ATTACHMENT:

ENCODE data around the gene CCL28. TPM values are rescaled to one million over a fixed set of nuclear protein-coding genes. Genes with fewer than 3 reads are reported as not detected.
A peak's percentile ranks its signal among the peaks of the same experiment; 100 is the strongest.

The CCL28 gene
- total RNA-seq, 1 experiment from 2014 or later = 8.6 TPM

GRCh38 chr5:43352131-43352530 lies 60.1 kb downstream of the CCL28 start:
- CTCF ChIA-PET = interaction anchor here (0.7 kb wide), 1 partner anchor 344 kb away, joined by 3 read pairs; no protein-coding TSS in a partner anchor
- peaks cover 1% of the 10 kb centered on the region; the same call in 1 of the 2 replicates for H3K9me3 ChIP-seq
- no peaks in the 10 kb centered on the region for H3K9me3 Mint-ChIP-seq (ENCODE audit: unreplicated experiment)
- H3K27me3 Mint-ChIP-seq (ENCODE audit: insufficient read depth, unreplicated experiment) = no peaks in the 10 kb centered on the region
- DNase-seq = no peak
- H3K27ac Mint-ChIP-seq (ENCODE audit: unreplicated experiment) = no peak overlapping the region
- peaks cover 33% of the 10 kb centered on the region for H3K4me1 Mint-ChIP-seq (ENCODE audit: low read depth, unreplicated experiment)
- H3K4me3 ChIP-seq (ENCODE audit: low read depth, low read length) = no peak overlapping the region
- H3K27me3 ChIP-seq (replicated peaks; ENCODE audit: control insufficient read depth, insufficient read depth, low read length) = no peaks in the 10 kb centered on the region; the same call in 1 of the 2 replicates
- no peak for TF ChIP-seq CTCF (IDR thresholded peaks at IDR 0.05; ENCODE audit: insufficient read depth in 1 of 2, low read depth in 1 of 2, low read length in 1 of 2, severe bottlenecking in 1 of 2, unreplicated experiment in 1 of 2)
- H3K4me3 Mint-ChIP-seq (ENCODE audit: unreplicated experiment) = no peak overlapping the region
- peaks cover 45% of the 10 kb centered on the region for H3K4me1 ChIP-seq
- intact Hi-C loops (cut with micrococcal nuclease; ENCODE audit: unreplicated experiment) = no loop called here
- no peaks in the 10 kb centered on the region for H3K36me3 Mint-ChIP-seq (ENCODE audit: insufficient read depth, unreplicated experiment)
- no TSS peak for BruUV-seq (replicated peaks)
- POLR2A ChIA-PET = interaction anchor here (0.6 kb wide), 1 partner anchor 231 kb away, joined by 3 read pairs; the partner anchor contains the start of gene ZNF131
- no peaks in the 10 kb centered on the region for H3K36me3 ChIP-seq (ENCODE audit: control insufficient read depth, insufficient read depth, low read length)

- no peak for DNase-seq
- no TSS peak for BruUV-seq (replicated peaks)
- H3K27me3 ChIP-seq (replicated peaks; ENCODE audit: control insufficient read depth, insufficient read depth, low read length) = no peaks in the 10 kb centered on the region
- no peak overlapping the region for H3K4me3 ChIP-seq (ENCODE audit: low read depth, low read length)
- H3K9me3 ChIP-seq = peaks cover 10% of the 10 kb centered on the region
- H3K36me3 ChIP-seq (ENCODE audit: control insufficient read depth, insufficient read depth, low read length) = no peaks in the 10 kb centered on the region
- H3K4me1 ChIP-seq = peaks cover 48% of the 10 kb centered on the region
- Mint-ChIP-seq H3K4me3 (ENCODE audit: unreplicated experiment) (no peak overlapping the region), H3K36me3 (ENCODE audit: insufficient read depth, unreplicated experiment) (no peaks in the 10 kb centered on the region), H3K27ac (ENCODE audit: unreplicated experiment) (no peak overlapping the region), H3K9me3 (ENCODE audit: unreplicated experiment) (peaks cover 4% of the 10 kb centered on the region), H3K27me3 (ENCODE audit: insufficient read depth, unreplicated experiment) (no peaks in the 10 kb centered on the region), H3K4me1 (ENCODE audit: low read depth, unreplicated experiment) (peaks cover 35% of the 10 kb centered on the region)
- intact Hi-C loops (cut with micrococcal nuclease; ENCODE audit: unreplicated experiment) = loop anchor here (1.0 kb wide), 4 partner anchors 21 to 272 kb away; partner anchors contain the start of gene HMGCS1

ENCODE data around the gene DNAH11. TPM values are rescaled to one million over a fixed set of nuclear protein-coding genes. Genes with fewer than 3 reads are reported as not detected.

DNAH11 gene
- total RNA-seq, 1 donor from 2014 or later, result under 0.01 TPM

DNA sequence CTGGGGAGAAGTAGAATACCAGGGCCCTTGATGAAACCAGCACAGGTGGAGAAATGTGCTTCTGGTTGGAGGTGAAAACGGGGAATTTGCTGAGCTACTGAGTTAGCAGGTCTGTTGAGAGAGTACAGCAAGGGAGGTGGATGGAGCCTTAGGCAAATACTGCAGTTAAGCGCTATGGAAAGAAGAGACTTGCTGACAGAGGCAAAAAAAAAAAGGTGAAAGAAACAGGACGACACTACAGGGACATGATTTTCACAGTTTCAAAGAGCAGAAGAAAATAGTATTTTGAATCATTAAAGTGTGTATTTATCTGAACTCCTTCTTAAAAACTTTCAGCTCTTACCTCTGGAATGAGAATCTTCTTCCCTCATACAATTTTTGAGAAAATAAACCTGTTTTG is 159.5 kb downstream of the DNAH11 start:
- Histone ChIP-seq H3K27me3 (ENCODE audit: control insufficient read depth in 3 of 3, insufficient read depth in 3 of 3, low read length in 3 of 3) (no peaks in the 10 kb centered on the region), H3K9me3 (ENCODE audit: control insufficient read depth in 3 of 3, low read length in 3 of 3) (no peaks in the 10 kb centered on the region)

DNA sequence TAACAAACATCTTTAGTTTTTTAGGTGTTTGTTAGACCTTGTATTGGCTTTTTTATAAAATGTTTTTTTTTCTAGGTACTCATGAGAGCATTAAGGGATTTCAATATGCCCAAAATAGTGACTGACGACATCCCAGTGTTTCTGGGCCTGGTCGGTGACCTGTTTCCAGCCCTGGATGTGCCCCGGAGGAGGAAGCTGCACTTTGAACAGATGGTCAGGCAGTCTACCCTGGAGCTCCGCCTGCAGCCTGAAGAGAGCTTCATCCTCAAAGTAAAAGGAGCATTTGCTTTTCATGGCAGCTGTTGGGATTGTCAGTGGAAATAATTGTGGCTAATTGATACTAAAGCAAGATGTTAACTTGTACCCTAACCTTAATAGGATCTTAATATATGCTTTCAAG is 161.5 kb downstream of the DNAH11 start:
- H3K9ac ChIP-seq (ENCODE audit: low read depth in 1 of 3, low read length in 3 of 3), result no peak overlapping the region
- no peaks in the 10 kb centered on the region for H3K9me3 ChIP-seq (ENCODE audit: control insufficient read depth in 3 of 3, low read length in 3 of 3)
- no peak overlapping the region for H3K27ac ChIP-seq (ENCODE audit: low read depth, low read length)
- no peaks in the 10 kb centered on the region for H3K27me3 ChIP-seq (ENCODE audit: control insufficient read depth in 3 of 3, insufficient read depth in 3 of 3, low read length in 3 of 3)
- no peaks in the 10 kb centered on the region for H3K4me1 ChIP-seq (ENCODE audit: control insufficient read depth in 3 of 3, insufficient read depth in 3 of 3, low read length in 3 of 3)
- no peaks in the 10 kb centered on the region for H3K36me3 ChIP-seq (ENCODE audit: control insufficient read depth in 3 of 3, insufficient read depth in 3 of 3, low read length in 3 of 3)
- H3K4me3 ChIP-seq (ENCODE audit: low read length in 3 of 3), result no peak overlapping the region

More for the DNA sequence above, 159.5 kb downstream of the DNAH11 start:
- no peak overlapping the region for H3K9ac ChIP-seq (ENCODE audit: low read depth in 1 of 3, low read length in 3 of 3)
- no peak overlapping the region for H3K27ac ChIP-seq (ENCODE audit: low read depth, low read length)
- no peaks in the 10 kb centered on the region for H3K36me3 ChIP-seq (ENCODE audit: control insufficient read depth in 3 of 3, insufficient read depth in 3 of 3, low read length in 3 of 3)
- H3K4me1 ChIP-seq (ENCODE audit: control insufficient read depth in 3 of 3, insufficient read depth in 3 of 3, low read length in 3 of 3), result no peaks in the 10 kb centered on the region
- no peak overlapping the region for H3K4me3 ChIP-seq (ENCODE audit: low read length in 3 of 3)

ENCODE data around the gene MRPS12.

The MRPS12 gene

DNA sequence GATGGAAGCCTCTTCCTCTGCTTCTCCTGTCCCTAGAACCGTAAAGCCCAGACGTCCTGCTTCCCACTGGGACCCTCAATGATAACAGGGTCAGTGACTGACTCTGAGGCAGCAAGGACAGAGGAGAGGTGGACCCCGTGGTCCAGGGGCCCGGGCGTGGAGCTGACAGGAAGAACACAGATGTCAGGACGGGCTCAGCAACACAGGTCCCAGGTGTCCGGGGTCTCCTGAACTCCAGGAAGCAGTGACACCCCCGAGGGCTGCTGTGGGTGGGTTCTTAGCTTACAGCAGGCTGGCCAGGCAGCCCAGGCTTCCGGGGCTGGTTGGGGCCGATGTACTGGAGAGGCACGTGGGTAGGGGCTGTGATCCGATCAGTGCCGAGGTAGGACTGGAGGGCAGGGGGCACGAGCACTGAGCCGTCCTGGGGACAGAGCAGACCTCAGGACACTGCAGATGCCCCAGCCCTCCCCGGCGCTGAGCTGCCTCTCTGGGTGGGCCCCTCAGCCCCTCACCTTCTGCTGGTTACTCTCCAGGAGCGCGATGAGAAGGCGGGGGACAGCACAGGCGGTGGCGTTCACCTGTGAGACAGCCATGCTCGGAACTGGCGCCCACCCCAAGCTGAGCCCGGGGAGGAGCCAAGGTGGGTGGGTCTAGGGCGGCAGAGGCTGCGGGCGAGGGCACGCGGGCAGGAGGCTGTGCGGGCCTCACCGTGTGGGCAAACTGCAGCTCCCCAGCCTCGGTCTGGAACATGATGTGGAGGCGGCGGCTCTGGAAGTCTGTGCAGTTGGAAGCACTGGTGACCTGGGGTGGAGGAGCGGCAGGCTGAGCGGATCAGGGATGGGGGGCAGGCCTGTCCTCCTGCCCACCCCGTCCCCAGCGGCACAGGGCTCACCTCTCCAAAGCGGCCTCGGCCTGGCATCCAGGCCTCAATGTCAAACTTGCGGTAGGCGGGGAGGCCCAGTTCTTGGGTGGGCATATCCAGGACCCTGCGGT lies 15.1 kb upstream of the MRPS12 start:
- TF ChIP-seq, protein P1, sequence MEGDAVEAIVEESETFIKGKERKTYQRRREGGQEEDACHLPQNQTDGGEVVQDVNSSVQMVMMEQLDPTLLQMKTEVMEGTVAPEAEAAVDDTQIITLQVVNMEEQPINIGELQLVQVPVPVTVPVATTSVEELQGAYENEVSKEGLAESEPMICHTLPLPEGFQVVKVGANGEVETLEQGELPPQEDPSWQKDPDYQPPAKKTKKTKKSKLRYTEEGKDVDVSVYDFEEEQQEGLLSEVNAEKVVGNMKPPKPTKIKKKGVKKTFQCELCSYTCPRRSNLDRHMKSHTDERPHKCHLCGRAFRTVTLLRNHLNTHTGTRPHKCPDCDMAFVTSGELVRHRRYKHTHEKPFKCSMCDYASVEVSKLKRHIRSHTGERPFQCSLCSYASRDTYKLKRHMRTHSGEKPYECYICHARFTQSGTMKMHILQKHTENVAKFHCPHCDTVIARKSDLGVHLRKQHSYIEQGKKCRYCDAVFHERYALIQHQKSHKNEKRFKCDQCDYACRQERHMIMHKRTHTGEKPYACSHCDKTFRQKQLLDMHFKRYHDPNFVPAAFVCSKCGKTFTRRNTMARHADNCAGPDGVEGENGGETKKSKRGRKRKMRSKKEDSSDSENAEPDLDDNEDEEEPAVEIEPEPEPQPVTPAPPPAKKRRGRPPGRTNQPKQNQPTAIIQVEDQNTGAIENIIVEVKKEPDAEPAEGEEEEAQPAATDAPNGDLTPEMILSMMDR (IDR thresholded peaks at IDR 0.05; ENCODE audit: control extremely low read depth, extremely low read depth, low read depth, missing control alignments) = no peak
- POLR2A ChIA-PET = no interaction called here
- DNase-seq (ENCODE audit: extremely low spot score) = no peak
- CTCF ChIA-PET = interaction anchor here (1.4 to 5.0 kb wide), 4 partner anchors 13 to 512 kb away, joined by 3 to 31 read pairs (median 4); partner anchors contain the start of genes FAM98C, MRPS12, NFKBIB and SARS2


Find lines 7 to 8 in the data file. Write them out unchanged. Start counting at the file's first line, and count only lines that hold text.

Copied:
- peaks cover 1% of the 10 kb centered on the region; the same call in 1 of the 2 replicates for H3K9me3 ChIP-seq
- no peaks in the 10 kb centered on the region for H3K9me3 Mint-ChIP-seq (ENCODE audit: unreplicated experiment)